With a little paint and some Rub ‘n Buff, these buffet lamps became the perfect addition to my antique sideboard.
I recently replaced my beloved hutch with an antique sideboard in my dining room. The hutch covered most of the wall and didn’t allow the new wallpaper to show. My china filled the open shelves of the hutch, and there wasn’t room for other decor.
When I moved in the sideboard, I realized that I needed some new pieces to fill in the space above it. The wallpaper is gorgeous (in my opinion), but it needed to be warmed up with some decor. Buffet lamps seemed like the perfect solution.
I found some lamps that I loved from Lampsplus, but they were $539 for the pair. That wasn’t in my budget for my dining room refresh.
While browsing in a furniture and home decor consignment shop with my mom, I came across a pair of buffet lamps. They had too many layers of gloppy white paint on them. I liked the shape, but they each had a bird detail at the top of the post, which I didn’t like. At $16 for the pair, I didn’t have much to lose. Still, I studied them wondering if I could remove the bird somehow.
In the end, my mother made me see reason. Other than the bad paint job, they seemed to be in good shape. The electrical parts were in tact and they seemed very sturdy. Mom pointed out that I could give them a quick paint job and resell them if I didn’t like them, so they came home with me!
The white glop has to go
You can see some of the runs in the paint job in the picture. I think the paint masks some of the pretty details in the lamps, too. This might be why I didn’t like the birds very much. They kind of blended in like two strange blobs on the tops of the posts.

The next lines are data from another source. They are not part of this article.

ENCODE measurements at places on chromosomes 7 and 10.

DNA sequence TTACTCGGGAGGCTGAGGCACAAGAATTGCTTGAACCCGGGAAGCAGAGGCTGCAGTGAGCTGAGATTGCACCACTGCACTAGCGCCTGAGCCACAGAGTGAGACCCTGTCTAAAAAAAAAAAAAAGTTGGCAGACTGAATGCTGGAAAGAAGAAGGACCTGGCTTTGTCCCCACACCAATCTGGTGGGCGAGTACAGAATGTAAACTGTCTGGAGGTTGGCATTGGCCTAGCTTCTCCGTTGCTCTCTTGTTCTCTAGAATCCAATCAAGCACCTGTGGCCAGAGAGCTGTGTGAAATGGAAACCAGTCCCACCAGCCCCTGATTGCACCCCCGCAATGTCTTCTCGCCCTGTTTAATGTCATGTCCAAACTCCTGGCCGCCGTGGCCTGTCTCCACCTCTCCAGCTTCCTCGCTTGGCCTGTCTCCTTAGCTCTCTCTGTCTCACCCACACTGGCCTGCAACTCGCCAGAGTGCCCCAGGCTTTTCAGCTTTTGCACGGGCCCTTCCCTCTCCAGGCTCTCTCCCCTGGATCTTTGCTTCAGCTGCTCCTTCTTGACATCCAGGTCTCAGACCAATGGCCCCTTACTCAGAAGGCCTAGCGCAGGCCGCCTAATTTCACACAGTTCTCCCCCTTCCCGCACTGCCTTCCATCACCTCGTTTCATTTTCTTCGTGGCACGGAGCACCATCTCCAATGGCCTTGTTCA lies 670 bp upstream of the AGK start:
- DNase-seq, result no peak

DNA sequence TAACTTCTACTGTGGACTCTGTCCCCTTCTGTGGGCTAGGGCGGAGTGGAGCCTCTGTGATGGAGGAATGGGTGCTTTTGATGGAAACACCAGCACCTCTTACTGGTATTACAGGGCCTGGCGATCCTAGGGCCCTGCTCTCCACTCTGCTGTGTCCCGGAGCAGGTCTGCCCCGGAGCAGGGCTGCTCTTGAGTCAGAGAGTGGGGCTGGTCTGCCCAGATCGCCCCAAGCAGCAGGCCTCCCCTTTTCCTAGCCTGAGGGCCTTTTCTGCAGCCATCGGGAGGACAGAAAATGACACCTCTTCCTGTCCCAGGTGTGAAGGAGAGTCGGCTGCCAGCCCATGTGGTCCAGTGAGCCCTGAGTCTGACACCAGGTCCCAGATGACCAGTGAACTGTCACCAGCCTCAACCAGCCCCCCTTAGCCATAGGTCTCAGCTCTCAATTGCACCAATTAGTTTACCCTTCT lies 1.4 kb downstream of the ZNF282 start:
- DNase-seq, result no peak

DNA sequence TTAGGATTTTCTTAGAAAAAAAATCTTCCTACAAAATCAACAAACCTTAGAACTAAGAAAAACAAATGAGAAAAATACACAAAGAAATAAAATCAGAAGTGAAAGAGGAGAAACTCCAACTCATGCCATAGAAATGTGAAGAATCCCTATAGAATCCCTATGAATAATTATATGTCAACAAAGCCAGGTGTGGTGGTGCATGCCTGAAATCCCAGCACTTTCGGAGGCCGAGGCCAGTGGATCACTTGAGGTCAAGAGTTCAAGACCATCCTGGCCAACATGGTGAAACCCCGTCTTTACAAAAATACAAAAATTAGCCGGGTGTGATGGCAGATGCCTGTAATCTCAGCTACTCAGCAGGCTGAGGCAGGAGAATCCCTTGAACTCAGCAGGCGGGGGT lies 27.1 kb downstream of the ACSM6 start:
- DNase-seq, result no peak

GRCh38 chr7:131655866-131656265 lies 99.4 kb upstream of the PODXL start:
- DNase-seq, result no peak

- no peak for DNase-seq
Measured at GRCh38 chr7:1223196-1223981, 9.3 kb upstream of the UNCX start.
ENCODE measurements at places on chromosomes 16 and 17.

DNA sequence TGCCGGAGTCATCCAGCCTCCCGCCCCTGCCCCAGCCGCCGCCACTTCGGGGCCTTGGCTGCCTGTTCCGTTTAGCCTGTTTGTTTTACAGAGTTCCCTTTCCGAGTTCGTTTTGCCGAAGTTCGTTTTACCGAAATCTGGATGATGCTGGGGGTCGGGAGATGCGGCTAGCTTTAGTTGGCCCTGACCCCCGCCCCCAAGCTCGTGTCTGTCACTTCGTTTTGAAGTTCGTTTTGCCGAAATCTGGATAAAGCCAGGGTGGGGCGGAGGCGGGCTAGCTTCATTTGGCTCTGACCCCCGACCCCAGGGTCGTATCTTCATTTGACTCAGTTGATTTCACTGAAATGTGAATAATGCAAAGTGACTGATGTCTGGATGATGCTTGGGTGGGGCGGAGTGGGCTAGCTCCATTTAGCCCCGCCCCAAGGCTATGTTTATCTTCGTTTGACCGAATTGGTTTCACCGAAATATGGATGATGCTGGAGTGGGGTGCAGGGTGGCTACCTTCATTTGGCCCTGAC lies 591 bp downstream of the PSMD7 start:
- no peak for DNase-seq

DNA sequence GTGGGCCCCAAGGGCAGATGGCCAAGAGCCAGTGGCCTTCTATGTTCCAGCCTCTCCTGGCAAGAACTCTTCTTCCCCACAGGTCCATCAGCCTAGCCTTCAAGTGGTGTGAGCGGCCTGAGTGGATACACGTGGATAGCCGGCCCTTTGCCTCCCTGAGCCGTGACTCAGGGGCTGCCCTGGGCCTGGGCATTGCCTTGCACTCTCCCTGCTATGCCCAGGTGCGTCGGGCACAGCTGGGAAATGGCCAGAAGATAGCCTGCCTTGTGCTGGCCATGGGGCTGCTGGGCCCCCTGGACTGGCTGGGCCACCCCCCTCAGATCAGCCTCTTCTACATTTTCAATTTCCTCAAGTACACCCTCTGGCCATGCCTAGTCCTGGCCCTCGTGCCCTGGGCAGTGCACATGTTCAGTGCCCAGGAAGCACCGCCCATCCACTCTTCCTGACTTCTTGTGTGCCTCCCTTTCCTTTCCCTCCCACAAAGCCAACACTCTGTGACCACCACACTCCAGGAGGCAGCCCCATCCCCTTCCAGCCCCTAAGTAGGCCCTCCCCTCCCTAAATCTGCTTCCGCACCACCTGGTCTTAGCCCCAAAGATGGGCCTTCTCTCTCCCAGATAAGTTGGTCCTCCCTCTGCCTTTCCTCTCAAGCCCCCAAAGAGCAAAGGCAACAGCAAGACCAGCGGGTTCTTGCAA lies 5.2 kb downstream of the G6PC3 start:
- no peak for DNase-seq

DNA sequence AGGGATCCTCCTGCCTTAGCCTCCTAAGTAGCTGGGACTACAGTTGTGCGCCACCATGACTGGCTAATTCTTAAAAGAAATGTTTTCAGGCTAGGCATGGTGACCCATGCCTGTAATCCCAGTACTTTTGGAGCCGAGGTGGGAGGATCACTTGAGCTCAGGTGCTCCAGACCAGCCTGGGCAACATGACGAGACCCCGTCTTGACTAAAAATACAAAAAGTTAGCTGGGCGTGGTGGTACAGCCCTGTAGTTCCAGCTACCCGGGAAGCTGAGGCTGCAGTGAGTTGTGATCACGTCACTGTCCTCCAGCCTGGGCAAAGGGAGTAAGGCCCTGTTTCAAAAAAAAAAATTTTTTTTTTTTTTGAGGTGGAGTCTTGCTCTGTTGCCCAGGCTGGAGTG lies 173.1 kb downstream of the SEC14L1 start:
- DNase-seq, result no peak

I wasn’t sure what I wanted to do with the lamps once I got them home, but I knew the white had to go.
In looking at the expensive lamps that I really wanted, I decided that black and brass might be the way to go with these.
Paint and Rub 'n Buff to the rescue
I had some Krylon Primer and Paint in one in matte black on hand. It has become my go-to black paint. Before painting, some prep work was needed to eliminate the runs in the white paint. I just gave both lamps a good sanding with a very fine sandpaper.
Spray painting works best when you apply multiple light coats. I sprayed four coats on each lamp. Once the paint dried thoroughly, I applied Rub ‘n Buff in European gold. This was a little tricky as I just wanted the details to be gold. To achieve this look, I used a small brush to paint the Rub ‘n Buff in the grooves in the top urn-shaped piece that is just below the birds. I also brushed it on the wide piece below the urns.
For everything else, I applied the Rub ‘n Buff with my finger. I recommend wearing a thin nitrile glove for this process. Rub ‘n Buff doesn’t come off of your fingers easily! I wanted just the raised areas to be gold. To do this without smearing the gold everywhere, put the tiniest amount of Rub ‘n Buff on your finger and lightly touch it to the raised areas. I can’t stress “tiniest amount” enough.
Once the gold went on, the pretty details on these lamps really popped. I even liked the birds.
Lampshades complete the look
The lamps have added so much ambiance to the dining room. I love how they look turned on in the evening. The photo below when the room was decorated for Christmas.
The new-to-me buffet lamps are not exactly like the expensive lamps that I wanted, but I think I like them better. The bird detail on the tops of the lamps is unique and so pretty. It might be my favorite feature about these lamps. To think, I stood in the store trying to figure out how to remove them!